For this year’s Association of Internet Researchers Conference 2016 in Berlin, I hosted a roundtable on “Hacking Cultures: Hack all the things?” together with Tim Jordan, Sebastian Kubitschko, and Karin Wenz. Starting at 9am on the first day, the panel was not overly busy yet… But: we had a great, small round of participants and hence a fascinating discussion. Thanks to everyone who joined in, and a special thanks to Angela Krewani for moderating the session! If you missed the roundtable and are curious what it was about, read more about the session and the ‘lightning talk’ which I contributed.
Earlier this month, I started working on a paper which will be published in an edited volume on Geographies of Digital Culture. My article will explore how developments in ‘neogeography’ and big data-mapping have influenced the field of public health surveillance. It will deal with questions such as: How can social media content be used in order to monitor and map infectious disease developments? What kind of challenges do public health services face which are based on users’ self-diagnoses and rely on citizens’ willingness to participate? How can researchers encourage users’ involvement in “participatory epidemiology” (Freifeld et al. 2010) and how can these crowdsourced data be combined with other sources from e.g. news websites or social networks? The following draft is an excerpt from my introduction.
Together with my Maastricht University colleague Karin Wenz, I will edit the fourth issue of the Digital Culture & Society journal. The issue will be dedicated to the topic: “Hacking and Making: Meanings, Practices, Spaces”. We look forward to receiving exciting submissions to our call for papers:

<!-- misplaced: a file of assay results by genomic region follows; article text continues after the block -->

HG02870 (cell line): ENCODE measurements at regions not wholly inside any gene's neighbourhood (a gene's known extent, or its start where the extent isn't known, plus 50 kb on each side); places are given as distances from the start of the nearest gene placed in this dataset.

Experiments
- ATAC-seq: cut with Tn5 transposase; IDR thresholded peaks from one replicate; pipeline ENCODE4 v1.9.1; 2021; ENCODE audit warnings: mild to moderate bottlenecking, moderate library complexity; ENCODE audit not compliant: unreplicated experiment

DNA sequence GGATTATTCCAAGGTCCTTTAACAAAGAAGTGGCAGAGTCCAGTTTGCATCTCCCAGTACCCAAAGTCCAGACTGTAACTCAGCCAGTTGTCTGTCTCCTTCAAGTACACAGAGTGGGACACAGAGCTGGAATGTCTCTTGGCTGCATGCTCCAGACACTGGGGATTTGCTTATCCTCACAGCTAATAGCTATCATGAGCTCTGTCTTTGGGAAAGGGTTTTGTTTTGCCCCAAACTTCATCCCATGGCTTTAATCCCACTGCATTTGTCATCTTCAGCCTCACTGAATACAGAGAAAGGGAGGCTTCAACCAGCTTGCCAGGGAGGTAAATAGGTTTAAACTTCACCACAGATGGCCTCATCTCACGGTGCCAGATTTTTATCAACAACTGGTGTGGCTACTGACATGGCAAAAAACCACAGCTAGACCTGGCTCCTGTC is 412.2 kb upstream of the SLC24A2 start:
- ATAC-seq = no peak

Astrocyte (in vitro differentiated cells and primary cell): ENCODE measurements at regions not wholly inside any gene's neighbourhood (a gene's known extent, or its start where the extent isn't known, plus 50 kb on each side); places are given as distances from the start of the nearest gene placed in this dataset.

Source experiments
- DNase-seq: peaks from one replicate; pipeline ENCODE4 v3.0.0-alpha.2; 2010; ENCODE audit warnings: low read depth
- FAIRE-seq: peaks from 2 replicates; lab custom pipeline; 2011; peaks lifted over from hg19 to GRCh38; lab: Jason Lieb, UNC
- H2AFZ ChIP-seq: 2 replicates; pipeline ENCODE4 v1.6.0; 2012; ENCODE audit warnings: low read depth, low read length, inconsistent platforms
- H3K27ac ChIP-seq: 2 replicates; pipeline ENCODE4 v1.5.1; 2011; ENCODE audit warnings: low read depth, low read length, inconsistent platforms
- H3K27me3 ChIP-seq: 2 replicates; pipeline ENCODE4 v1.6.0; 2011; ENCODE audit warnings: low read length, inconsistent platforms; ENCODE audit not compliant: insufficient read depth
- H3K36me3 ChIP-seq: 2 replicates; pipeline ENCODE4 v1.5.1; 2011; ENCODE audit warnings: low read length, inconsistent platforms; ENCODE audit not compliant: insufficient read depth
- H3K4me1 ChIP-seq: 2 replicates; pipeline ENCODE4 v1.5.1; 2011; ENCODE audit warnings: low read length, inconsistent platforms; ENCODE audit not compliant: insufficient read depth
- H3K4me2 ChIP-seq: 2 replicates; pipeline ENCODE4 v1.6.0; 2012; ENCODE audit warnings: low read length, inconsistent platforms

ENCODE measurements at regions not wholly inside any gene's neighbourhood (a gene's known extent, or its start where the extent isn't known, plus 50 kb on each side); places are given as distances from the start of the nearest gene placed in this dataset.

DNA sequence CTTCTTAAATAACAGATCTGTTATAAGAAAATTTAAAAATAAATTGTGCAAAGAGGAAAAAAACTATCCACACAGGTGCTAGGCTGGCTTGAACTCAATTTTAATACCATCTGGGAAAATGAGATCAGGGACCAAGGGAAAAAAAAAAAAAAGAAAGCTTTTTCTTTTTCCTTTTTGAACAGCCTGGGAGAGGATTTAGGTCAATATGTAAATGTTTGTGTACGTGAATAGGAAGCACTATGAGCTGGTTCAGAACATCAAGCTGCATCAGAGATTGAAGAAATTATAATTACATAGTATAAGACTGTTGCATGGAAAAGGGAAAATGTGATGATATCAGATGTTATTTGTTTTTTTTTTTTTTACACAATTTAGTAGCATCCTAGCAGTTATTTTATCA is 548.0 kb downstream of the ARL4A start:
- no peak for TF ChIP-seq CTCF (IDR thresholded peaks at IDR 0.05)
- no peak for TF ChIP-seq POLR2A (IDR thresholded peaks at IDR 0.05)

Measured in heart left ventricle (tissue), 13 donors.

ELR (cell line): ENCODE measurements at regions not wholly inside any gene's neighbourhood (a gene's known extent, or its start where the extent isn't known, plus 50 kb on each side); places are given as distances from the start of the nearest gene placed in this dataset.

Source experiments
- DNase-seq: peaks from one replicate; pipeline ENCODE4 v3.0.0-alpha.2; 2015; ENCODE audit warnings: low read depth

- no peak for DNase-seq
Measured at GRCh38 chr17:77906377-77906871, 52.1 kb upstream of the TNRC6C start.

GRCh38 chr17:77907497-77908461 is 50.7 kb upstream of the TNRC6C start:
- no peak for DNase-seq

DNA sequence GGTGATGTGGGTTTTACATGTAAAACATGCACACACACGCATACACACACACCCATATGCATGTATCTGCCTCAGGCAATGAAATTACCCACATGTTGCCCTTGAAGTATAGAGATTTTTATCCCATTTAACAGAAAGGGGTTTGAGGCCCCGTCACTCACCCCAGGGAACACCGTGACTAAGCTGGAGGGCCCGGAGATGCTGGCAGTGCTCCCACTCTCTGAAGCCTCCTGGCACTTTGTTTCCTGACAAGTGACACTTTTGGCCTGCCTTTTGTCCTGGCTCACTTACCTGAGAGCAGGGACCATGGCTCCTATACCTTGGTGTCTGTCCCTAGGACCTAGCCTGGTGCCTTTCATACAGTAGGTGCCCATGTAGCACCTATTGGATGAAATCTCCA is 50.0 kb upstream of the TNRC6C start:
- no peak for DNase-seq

In 2014, hackerspaces in the Netherlands issued an open letter to the Dutch Public Prosecution Service (PPS): In this document, members of hacker communities from Amsterdam, Heerlen, Utrecht and other cities called upon the governmental institution to revise the definition of ‘hacking’ as it was presented on its website. While the PPS defined hacking as “breaking into computers without permission”, the hackerspace members highlighted that hacking means to creatively engage with technologies and to explore them in ways which were not foreseen by their original producers. Opposing the reduction of hacking to illegal activities, they described hacking as exploration of technological boundaries and possibilities.
The inaugural issue of Digital Culture & Society on “Digital Material/ism” has just been published (October 2015): It presents case studies as well as methodological reflections and theoretical insights into digital materiality and materialism. The issue contains articles by Tim Barker and Conor McKeown, Till A. Heilmann, Stefan Werning, Laura Forlano, Grant Bollmer, Ashley Scarlett, Yuk Hui, Moritz Hiller, Evelyn Wan and Sabrina Sauer.
Moreover, for the first issue I have interviewed media theorist Jussi Parikka about his book “A Geology of Media” (2015), the relevance of new materialism and the need for critical, digital humanities. My Maastricht University colleague Karin Wenz spoke to sociologist Tim Jordan about his book “Information Politics” (2015), reflecting on issues of power, control and politics in digital culture.
The Media Fields journal recently published the latest issue on “Spaces of Protest“. It includes papers on drone vision and zones of protest (Anthony McCosker), the Gezi-movement – with regards to the “politics of being-there” (Sinem Aydinli) and “intertopian space” (Çağrı Yalkın and Suncem Koçer) – and urban art as playful protest (Sam Hind).
Google Flu Trends and the Methodological Shift from ‘Supply’ to ‘Demand’
In June this year (2014), transcript published an edited volume on “Big Data“. I contributed a chapter to this publication, on a topic which fascinates me: data obtained through search engine queries – and hence based on the digital traces which users leave behind. While I have looked into this topic more generally with regards to Google Trends before, this paper analyses Google Flu Trends and the connection between Big Data and epidemiological surveillance more specifically. The paper is in German, but I recently discussed the topic with Max Haiven and Anna Sauerbrey at the SLOW Politics conference in Berlin. Below you can find a summary of the paper and a video of our discussion.